A Fun Night of Food, Farm, and Culture

The school farm at the Elementary Campus was abuzz with students, families, and community last night during the Food, Farm, and Culture event co-sponsored by DEAT (Diversity Equity Action Team) and the PTCA. Gathering together to share, learn, and discuss, while enjoying delicious food on our beautiful farm, was a welcome return to in-person connection. Our outstanding school nutrition team served hors d’oeuvres using farm produce harvested this week–kale chips, focaccia bread with spring onions, curried cabbage and sweet potatoes, cookies, and bissap (hibiscus punch). Chef Bradley shared about the many ways he and his team create meaningful opportunities for learning about and experiencing the food of many cultures, all while supporting local farmers and providing nourishment for our students.

School farmers Micole and Musa Hasan spoke of their passion for farming, for caring for Earth and humans alike, and the importance of kids getting to work in nature growing food and observing the cycles all around us. School Farm Specialist Nichole Lupo highlighted the connections we have to each other–across identity, culture, and geography–through the foods we grow and eat. She also acknowledged the importance of sharing hard truths about how we came to know and grow these foods in the American South; it was the wisdom and brilliance of Native Americans and enslaved Africans that taught us how to survive and thrive on this land we call home. First grade teacher Chris Kellum called attention to the invisible step that is being made visible to our students–the step from seed to plate. She shared that her excitement for and deep commitment to our work on the school farm is a way to honor her ancestors that helped build the culture we know and enjoy today.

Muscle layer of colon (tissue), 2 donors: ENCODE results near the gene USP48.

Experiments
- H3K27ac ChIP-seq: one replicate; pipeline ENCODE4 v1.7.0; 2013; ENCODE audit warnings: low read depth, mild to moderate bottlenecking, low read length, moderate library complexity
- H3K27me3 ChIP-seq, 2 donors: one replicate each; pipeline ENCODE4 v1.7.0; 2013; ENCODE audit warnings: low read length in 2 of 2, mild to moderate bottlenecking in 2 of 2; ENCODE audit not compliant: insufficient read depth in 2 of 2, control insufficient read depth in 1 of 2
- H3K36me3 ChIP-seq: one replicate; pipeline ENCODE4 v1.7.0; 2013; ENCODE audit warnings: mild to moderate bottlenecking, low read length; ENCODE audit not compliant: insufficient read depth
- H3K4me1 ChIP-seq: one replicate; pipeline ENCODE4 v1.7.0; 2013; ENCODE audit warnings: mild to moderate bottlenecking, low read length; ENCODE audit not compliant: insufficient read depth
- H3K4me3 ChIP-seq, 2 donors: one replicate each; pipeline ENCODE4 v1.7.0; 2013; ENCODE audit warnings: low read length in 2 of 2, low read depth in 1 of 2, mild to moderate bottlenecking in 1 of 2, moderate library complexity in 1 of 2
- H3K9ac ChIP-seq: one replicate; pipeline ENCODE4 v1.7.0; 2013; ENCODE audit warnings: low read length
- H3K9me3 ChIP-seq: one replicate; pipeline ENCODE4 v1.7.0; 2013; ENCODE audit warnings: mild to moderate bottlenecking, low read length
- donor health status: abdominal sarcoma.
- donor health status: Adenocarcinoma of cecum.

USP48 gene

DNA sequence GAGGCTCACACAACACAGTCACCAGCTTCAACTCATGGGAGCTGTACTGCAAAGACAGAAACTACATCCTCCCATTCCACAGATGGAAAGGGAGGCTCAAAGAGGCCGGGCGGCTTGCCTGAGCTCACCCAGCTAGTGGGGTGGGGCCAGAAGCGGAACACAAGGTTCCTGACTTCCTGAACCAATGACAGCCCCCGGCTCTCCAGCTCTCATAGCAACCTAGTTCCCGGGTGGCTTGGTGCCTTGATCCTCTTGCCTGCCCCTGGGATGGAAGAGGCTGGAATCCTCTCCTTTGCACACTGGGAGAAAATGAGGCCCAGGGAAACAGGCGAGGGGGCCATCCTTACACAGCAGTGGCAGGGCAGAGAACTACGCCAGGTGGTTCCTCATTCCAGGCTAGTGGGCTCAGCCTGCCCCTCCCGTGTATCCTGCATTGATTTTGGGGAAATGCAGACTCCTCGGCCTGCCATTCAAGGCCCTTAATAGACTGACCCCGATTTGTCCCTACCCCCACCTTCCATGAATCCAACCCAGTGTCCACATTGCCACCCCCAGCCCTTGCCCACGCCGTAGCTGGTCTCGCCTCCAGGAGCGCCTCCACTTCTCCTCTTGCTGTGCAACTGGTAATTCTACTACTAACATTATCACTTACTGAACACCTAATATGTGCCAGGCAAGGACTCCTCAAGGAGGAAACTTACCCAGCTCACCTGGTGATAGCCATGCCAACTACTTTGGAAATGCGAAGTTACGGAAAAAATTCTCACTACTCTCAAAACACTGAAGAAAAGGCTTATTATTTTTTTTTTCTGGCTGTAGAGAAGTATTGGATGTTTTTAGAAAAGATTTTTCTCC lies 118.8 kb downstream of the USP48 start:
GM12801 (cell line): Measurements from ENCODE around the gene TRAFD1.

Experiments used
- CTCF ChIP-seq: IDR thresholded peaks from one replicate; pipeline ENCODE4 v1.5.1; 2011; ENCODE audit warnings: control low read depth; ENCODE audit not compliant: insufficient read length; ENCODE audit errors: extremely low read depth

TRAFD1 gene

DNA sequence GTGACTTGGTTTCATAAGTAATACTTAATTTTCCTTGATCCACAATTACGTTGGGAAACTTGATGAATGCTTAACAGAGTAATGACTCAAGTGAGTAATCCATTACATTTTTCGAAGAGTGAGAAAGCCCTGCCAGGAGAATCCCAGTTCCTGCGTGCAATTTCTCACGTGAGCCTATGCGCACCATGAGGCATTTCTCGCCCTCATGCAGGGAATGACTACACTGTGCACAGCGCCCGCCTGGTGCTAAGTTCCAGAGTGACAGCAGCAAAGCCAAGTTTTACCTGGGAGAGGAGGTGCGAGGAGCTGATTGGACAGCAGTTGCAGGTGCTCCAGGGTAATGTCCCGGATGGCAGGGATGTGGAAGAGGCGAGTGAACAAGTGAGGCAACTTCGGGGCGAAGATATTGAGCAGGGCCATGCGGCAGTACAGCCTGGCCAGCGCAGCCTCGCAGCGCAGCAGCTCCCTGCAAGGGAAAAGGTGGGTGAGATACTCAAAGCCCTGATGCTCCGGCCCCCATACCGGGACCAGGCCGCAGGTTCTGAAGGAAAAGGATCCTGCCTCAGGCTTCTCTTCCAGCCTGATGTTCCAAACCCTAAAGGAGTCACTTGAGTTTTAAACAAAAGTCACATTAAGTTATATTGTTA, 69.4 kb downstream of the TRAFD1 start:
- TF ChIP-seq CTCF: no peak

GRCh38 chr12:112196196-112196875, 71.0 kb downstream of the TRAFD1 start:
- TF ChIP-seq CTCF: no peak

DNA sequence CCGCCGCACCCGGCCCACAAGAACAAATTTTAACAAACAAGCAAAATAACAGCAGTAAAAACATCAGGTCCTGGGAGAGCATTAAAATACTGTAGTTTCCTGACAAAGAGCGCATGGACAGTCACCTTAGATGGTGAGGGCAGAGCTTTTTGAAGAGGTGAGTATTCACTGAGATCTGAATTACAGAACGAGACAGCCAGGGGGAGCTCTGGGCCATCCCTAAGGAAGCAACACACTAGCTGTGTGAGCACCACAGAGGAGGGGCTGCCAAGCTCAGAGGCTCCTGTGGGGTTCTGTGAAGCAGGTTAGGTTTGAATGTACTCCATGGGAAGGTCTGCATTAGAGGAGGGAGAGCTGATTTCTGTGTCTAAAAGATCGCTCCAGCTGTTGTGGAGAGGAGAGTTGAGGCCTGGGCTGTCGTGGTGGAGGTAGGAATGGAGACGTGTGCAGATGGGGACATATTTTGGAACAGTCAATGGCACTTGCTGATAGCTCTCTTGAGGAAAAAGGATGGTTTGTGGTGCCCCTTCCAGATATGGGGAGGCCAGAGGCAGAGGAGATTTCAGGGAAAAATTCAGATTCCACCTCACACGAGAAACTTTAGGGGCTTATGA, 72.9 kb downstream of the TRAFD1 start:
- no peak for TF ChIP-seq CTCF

Without a doubt, the highlight of the evening was the students that reflected on and shared their beliefs around why it’s important to grow food at school. Their thoughtful comments and sincere feelings were an important reminder that they are always watching, listening, and observing their environment, and their uncomplicated approach to caring for the planet is straightforward and simple–we all must do our part. And growing food without chemicals while we nourish our bodies and build community is an easy way to make a positive difference.

So much gratitude for all the folks that sponsored the event, volunteered their time to help, and the student leaders that spoke bravely about their belief in the work taking place here. We look forward to welcoming more of our school family and community to the school farm sites, so please stay tuned for more opportunities to gather together, volunteer at workdays, and build our capacity for creating equitable food systems in our community.